Alcohol: weighing the risks versus the benefits

Alcohol: weighing the risks versus the benefits

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Alcohol: weighing the risks versus the benefits

There is much confusion over whether alcohol is beneficial or detrimental to your health. The short answer is: It depends on your circumstances, including your family history and consideration of diseases you are at high risk of developing. Alcohol is one of the most widely used over-the-counter drugs.

Several new studies have been published, some touting alcohol’s health benefits with others warning of its risks. The diseases addressed by these studies include breast cancer, heart disease and stroke. It is important that context becomes the determining factor for alcohol intake.

Breast cancer impact

In a meta-analysis (group of 113 studies), there was an increased risk of breast cancer with daily consumption of alcohol (Alcohol and Alcoholism: published online March 29). The increase was a modest but statistically significant 4 percent, and the effect was seen at less than one drink per day. The authors warned that women who are at high risk of breast cancer should not drink alcohol or should drink it only occasionally.

It was also shown in the Nurses’ Health Study (an observational study) that drinking three to six glasses per week increases the risk of breast cancer modestly over a 28-year period (JAMA. 2011;306:1884-1890).

This study involved over 100,000 women. Even a half-glass daily of alcohol was associated with a 15 percent elevated risk of invasive breast cancer. The risk was dose-dependent, with one to two drinks per day increasing risk to 22 percent, while those having more than drinks per day had a 51 percent increased risk.

A drink several times a week may have the least impact on breast cancer, if you are going to consume alcohol. According to an accompanying editorial, alcohol may work by increasing the levels of sex hormones, including estrogen, and we don’t know if stopping diminishes the effect, although it probably does (JAMA. 2011;306(17):1920-1921).

Stroke effects

On the positive side, the Nurses’ Health Study demonstrated a decrease in the risk of both ischemic strokes (caused by clots) and hemorrhagic strokes (caused by bleeding) with low to moderate amounts of alcohol (Stroke: published online March 8). This analysis involved 83,578 women. Those who drank less than 0.5 glasses of alcohol daily were 17 percent less likely than nondrinkers to experience a stroke. Those who consumed 0.5 to 1.5 glasses a day had a 21 percent decreased risk of stroke, compared to nondrinkers.

However, women who consumed more experienced a decline in benefit, and drinking more than three glasses resulted in a nonsignificant increased risk of stroke. The reasons for alcohol’s benefits in stroke have been postulated to involve an anti-platelet effect (preventing clots) and increasing HDL (“good”) cholesterol. Patients shouldn’t drink alcohol solely to get the stroke protection benefits.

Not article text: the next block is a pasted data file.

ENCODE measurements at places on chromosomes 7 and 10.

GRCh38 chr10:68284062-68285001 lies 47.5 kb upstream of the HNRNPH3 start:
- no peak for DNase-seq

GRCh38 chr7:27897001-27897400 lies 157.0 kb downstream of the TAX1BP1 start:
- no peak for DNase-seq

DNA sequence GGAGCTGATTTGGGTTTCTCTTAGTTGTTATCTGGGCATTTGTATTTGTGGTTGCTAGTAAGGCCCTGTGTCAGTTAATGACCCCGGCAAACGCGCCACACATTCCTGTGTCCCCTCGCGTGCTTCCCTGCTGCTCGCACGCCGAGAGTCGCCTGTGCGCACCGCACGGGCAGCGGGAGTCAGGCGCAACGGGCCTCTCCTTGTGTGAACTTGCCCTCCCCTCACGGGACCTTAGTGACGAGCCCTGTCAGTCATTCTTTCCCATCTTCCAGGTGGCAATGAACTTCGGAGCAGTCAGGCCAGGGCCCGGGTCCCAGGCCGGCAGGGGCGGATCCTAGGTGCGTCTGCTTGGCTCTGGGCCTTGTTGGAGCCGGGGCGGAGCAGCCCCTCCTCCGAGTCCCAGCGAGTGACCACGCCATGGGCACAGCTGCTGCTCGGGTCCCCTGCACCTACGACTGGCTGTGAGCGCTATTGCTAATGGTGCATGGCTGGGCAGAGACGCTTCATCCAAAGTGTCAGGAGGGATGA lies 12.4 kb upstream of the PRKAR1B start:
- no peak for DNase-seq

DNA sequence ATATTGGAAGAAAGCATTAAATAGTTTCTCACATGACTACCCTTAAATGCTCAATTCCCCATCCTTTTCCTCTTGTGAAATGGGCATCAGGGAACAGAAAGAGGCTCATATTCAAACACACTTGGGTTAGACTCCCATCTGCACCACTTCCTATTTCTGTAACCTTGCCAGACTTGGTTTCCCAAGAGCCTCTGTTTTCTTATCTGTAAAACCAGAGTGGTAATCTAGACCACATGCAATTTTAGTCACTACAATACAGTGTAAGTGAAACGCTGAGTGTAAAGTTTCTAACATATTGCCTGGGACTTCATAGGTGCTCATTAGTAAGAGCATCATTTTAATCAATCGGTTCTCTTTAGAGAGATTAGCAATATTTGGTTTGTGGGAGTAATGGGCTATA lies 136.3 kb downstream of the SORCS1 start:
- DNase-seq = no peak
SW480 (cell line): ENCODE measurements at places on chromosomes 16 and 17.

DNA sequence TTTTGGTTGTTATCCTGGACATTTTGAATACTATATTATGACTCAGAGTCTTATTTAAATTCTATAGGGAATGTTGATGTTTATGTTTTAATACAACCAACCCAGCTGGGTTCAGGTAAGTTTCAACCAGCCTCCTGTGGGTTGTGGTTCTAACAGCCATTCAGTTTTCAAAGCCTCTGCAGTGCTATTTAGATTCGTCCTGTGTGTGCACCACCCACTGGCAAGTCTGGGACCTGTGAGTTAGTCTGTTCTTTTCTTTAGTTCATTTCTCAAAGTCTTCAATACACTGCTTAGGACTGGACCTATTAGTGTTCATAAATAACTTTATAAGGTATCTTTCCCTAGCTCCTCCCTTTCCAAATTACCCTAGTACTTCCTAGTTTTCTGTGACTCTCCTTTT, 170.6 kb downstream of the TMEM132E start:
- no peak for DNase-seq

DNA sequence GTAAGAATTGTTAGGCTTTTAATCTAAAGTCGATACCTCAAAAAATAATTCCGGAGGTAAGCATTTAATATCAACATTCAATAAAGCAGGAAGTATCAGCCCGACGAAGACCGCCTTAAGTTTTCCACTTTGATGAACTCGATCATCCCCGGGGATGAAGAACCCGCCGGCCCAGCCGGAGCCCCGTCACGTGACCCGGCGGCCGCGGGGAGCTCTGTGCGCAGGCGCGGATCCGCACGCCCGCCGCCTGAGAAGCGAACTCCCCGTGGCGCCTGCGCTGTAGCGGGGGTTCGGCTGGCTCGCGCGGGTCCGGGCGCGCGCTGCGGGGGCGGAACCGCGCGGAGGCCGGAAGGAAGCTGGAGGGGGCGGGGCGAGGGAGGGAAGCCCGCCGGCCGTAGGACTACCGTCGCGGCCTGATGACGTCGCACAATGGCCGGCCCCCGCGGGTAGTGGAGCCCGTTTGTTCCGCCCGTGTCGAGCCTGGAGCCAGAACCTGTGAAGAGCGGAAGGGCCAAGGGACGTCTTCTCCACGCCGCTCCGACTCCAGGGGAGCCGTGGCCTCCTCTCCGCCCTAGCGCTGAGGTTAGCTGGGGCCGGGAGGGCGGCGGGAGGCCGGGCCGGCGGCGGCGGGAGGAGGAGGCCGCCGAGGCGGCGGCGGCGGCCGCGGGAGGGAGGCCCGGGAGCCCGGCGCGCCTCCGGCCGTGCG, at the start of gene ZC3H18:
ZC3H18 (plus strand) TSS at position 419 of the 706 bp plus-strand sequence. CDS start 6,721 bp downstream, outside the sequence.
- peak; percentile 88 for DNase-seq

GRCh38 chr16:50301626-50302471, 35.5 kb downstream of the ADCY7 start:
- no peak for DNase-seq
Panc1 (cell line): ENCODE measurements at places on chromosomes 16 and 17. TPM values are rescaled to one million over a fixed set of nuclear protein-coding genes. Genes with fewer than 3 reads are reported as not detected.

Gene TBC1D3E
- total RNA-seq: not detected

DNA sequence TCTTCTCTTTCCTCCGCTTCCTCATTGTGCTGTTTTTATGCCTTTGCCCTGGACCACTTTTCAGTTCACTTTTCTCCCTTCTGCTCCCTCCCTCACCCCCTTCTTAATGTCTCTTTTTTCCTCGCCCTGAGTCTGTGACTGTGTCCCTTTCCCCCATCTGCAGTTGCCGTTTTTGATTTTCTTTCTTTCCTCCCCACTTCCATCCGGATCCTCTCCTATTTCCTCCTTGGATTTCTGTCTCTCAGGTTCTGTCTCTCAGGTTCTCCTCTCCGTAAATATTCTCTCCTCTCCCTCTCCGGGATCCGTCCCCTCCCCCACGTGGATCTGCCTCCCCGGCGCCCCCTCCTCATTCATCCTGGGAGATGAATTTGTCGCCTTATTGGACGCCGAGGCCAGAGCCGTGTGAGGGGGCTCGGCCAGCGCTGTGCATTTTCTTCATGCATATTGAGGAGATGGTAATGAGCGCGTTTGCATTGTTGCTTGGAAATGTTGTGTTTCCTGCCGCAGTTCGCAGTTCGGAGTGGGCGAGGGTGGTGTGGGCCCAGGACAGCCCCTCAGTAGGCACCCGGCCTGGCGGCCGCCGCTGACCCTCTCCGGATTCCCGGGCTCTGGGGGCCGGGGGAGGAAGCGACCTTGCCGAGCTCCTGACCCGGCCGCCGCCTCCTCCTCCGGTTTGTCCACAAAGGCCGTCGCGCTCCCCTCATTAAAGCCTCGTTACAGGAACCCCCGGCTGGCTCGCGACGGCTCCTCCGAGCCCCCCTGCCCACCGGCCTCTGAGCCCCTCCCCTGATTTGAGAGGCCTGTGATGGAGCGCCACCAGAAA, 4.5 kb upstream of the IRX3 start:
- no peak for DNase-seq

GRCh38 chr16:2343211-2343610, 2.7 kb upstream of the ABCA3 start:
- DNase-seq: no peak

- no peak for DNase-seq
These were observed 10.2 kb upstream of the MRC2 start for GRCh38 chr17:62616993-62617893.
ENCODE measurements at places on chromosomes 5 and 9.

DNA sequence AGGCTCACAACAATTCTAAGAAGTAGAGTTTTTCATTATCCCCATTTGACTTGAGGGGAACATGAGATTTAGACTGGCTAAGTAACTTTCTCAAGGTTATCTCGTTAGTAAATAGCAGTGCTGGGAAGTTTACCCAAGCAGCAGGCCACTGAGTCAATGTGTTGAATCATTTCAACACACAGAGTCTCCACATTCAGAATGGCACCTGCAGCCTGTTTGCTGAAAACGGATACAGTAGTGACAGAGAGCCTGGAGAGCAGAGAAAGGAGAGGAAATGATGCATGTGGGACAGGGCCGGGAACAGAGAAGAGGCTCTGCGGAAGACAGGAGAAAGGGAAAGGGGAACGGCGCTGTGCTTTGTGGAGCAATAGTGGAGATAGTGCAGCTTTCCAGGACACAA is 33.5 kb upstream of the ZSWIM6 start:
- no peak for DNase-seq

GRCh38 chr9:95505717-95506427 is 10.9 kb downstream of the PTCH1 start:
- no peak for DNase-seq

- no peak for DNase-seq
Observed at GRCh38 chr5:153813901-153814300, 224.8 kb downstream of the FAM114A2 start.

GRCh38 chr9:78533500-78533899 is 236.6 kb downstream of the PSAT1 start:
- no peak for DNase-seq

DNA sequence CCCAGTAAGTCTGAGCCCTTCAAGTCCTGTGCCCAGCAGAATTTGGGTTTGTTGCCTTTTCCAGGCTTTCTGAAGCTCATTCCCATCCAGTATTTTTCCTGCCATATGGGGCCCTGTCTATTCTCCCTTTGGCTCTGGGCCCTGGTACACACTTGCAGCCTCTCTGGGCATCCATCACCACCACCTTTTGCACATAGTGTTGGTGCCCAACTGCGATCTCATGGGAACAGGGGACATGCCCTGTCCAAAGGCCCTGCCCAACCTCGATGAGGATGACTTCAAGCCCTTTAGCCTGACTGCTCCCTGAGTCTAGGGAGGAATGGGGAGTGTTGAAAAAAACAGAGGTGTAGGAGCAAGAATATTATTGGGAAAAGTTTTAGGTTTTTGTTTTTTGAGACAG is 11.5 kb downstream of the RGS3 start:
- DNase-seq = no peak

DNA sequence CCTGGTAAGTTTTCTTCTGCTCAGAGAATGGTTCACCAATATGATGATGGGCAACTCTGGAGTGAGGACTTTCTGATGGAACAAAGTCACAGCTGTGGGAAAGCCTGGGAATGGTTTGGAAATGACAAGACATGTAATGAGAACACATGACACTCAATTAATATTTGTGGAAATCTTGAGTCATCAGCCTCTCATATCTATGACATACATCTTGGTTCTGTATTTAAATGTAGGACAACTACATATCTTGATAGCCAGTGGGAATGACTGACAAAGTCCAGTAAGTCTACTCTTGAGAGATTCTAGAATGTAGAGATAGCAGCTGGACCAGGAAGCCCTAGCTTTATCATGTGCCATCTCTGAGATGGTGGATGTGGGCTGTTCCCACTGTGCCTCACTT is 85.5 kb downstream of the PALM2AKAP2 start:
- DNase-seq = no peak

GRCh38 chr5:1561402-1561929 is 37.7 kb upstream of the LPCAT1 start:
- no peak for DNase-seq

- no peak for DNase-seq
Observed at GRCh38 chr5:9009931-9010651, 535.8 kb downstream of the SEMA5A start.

Heart effect

In the Health Professionals follow-up study, there was a substantial decrease in the risk of death after a heart attack from any cause, including heart disease, in men who drank moderate amounts of alcohol compared to those who drank more or were nondrinkers (Eur Heart J: published online March 28).

Those who drank less than one glass experienced a 22 percent reduction in risk, while those who drank one to two glasses saw a 34 percent reduction in risk. The authors mention that binge drinking negates any benefits. This study has a high durability spanning 20 years.

Alternative to alcohol for nondrinkers or in addition to alcohol for drinkers

An analysis of the Nurses’ Health Study recently showed that those who consumed more citrus fruits had approximately a 19 percent reduction in the risk of stroke (Stroke: published online Feb. 23). These results were similar to the reduction seen in the Nurses’ Health Study with modest amounts of alcohol.

The citrus fruits used most often in this study were oranges and grapefruits. Of note, grapefruit may interfere with medications such as Plavix (clopidogrel), a commonly used anti-platelet medication to prevent strokes (www.medscape.com). Grapefruit inhibits the CYP3A4 system in the liver, thus increasing the levels of certain medications.

Alcohol in moderation

Moderation is the key with alcohol. It is very important to remember that alcohol is a drug that has side effects, such as insomnia. The American Heart Association recommends that women drink up to one glass a day of alcohol.

I would say that less is more. To get the stroke benefits and avoid the increased breast cancer risk, half a glass of alcohol per day may be the ideal amount.

Moderate amounts of alcohol for men are up to two glasses daily, though one glass showed significant benefits. Remember, there are other ways of reducing your risk of these maladies that don’t require alcohol.

If you like to drink, it doesn’t mean you can’t and you can even garner advantages for your health. However, don’t force yourself to drink.

Dr. Dunaief is a speaker, author and local lifestyle medicine physician focusing on the integration of medicine, nutrition, fitness and stress management. For further information, go to the website www.medicalcompassmd.com and/or consult your personal physician.